This is not my father's issue of The Sporting News anymore. A minor league baseball writer fronting as a major league LGBT activist for the publication claims Major League Baseball has a problem with "toxic masculinity" and that by allowing "Christian Night" at the ballpark, teams are negatively offsetting "pride nights." If Jessica Quiroli, alias #heels on the field, had her way, baseball would also succumb to the ongoing feminization of the American male.
Quiroli opened her piece by zeroing in on Toronto outfielder Kevin Pillar, who got into hot water when he hurled a less-than-masculine insult at a rival pitcher earlier this season. "But he didn’t just lash out; he resorted to using a homophobic word to express his anger," she writes. "In that moment, he didn’t just expose his own faults, but the distance MLB still has to go in order to guide players on a deeper level."
Of course that deeper level means ball players should be robotically programmed with a healthy fear of the LGBT fascists and do their bidding.
"Trying to change societal attitudes is a bear," she continues. "In the world of sports, where machismo is celebrated, it’s an even bigger challenge."
"But sports has a particular set of rules, bending the moral compass to find what works as a business, and what works in the frame of approved masculine behavior. And "that seemingly impenetrable wall is getting chipped away, little by little, with each season, as we open the dialogue on how we perceive the game and the men on the field.
There's no question that her "we" rhymes with LGBT.
Quiroli sought out Jeff Perera, a gender equality advocate and Blue Jays' fan for support. He speaks about healthy masculinity (according to LGBT activists, obviously) and questions the traditions "we're handing down."
“The question we need to ask ourselves, as we do in any other space, is ‘What are the traditions we’re handing down?’” said Perera, who has spoken about healthy masculinity for nine years throughout North America.
One of the Jays' traditions is "homophobia," Quiroli alleges. In 2012, shortstop Yunel Escobar "scrawled anti-gay words in Spanish under his eye and later told the media it was 'a joke' among him and fellow teammates. He was suspended three games. Pillar was suspended for two. Not exactly a sign of progress." Neither player was at the time fearful of homosexuals, but you can bet they have a big-league phobia about the clout of LGBT activists now.
Moving on to the "larger, more potent question," Quiroli asks those on the Left who find her tripe meaningful, "How are we changing the culture of baseball?"
Pride Nights matter and they’re great for outreach, just like any night in baseball that promotes something important. But they don’t address the depth of the problem.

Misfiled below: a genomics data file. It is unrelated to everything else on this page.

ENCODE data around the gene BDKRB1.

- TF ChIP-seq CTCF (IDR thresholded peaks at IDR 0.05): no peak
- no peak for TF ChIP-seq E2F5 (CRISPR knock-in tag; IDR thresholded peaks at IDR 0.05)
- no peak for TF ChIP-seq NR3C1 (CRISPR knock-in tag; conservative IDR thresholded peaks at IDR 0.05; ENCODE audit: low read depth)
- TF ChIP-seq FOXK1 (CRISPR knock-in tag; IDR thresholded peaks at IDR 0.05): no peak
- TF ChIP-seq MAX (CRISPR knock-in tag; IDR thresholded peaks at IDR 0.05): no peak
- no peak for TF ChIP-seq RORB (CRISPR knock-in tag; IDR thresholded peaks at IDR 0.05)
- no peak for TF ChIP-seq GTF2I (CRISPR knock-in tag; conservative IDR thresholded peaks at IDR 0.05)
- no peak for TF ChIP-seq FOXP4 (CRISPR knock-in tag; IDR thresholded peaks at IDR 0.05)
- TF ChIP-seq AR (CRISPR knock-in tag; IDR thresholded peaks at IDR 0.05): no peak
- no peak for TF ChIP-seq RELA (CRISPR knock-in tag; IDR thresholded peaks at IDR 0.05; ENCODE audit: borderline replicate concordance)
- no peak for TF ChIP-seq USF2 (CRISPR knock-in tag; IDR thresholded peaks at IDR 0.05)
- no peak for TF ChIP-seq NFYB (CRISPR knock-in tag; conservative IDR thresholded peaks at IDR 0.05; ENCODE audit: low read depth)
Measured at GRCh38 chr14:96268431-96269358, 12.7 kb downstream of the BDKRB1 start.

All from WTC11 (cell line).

The Cardinals host a LGBTQ Night, but also just announced that Lance Berkman will speak on "Christian Night." Berkman has been an outspoken and active advocate against LGBTQ rights, saying in response to Houston’s HERO ordinance, which would’ve protected LGBT rights in the city, “tolerance is the virtue that’s killing America.”
So these fascists can have their night at the stadium, but, baseball, don't you dare allow Christians an evening of their own. This brand of "tolerance" is worthy of a new chapter in Jonah Goldberg's classic book, "Liberal Fascism."
Quiroli continues to rant as she complains younger baseball players are learning "a false ideal of masculinity" from veteran teammates. She calls it "the toxicity in baseball culture."
Perhaps envisioning an MLB of Bruce Jenners, Perera says there is a "shift in ideas of manhood between the old-school traditionalists and the newer, inclusive and learning generation." Make that the "indoctrinated generation."
Quiroli wonders if we've missed the "expiration date on those hyper-masculine reflexes in baseball." Maybe not. On Mother's Day, all the teams wore pink uniforms and swung pink bats. Baseball teams are, after all, owned by corporatists fully engulfed by "homophobia."
Perera adds: "Competition doesn’t have to descend into outbursts of suppressed emotion or vengeful behavior that reinforces heterosexuality and limited ideas of masculinity as ‘normal.'” To which Quiroli adds:
Baseball has always seemed to exist in a bubble, protected from an evolving society ready to fight back against homophobia, misogyny and violence against women, and perceptions of masculinity. That protection is gone. Major League Baseball has been asked to move forward with the rest of the world. It's on notice that many won’t stand idly on the sidelines celebrating traditions that promote violence or diminish other human beings in the name of the philosophy that "boys will be boys."
Baseball is America’s pastime. And much of what baseball was is a thing of the past.
Ty Cobb, are you turning over in your grave?